I can't say everything I've read by King was a home run (I used Bag of Bones as an Ambien), but when a novel of his hits me, it's out of the stadium. For years, I gobbled up anything related to the Dark Tower series, including short story collections. There were a lot of spin-offs and crossovers. In college, I read The Gunslinger for a third time, as it was required for a course, and like any good book, each read is different. Each time I sat down and ventured with Roland Deschain I was a different person. I'd changed, thus what I took from the story changed. That's not to say I didn't struggle through some of the Dark Tower novels in the series. Some were stronger than others--I detested King putting himself in the story, and I wasn't keen on the overall climax. A Drawing of the Three wasn't to my liking either, yet Wolves of Calla, which was a King version of Seven Samurai/Magnificent Seven, Wizard and Glass, a glimpse into Roland's past, and the original Gunslinger were top notch.

Every bit of his extensive work is tied to a memory: rewinding Halloran taking an ax to his chest over and over in high school, because it made the girls we were with scream and grab onto us, making stove-top popcorn in anticipation of the new installment of It, covering our buddy with popcorn when he fell asleep during the midnight showing of Apt Pupil, gawking and rummaging through my neighbor's bookshelf with the glass door that contained a Stephen King collection, sprinting home in the dark after watching Cujo, reading The Talisman by the heating vent in my Somerville apartment.

So many memories; too many to fully list.



Friday, November 16, 2012

Combating Internet Trolls

When I read an article online, it's hard for me not to skim the comments and try to get a sense of what other readers think. It's equally hard for me not to respond to a commenter whose opinion greatly differs from my own, thinking if I leave my opinion I may get to the bottom of why they think the way they do.

More often than not, leaving a comment backfires. Rather than a calm discussion or debate, the responses are flagrant insults or trolls. As I had to explain to someone a few weeks ago, a troll is someone that purposely writes a mean, racist, off-topic, or lie-filled comment in order to elicit an angry response. Once they get your hate, they've won and proceed to ask, "Angry bro?" until you're punching your keyboard and swearing, dwelling on what they said for hours. All the time I've spent on World of Warcraft (WoW), I've become practiced in the art of sniffing trolls out from under their bridge.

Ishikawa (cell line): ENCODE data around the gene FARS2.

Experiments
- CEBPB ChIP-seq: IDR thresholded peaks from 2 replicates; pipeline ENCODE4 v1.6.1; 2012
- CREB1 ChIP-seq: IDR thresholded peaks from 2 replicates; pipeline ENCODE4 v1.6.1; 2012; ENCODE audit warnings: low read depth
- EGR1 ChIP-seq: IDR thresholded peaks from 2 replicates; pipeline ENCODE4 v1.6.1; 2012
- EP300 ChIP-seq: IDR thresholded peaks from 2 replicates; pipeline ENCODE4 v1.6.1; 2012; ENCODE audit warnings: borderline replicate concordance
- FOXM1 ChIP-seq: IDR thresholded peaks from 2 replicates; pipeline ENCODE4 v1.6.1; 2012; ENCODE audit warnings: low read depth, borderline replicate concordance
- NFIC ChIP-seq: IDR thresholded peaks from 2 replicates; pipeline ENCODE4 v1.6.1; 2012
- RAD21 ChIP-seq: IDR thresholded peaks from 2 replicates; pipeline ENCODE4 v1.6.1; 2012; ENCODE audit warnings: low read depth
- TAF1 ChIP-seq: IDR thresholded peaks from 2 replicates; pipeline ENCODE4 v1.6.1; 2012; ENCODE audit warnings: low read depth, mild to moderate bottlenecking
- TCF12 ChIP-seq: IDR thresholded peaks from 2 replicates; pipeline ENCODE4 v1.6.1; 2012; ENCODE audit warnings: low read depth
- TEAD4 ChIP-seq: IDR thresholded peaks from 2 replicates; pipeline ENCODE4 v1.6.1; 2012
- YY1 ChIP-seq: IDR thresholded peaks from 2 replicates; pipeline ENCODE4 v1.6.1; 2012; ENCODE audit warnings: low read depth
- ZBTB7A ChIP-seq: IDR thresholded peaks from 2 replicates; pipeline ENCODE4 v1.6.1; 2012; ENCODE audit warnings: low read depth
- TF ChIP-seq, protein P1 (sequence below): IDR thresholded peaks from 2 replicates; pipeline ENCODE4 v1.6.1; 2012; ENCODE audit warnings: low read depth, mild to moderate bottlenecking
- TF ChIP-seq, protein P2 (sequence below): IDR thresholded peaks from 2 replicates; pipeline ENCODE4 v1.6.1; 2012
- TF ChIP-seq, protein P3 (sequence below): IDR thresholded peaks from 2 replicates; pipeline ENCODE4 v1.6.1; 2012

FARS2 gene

Yesterday, after reading an article on secession, I noticed the trolls were out in force. One man in North Dakota was gloating over his state's possible independence and calling for a nuclear strike on California. He had dozens of people react with threats and taunts, including a man from Texas that said, "BYOBB: Bring Your Own Body Bag." Death threats, childish remarks, and a call for the apocalypse against nonbelievers and sinners are the type of thing a troll feeds on. They tell a person, "Go worship your man in the sky," because they know the reaction they'll get.

As well as on news articles, the forum trolls at WoW don't just want one response. They set out to derail threads, instigate fights between other people, and will continue to taunt a person until they leave a thread entirely. Early last week, one player told me he hated me (my opinion differed from his), then he found my comments in a couple other threads. He wanted an angry response; luckily, I gave him nothing, though I admit I was tempted when he proceeded to call me, "son...kid...fanboi." Sometimes, a troll at WoW will create an entire thread with the sole purpose of upsetting readers so much they feel obligated to respond, and all the troll needs to do is post an outright lie.

The sharpest weapon in a troll's arsenal is discrediting the opposing commenter, rather than what they say. Such behavior is rampant in game forums. Should you write anything that might support the game, you're sure to read, "Fanboi, White Knight, or Wrathbaby," soon after. Along those lines in political articles, people are called, "Libtards or Repturds." Both sides claim the other is drinking Kool Aid and told to use their brain.

What do you say to a person that just publicly insinuated you're a brainwashed drone? Any response will get a rise from the troll, who will only attempt further aggravation. My advice is to either stay calm and write something sensible, which, to an intelligent commenter, outs the troll, or click off the link and find another bridge to cross. Retreat is always an option, especially if you're outnumbered and your opponent starts correcting grammar instead of the issues.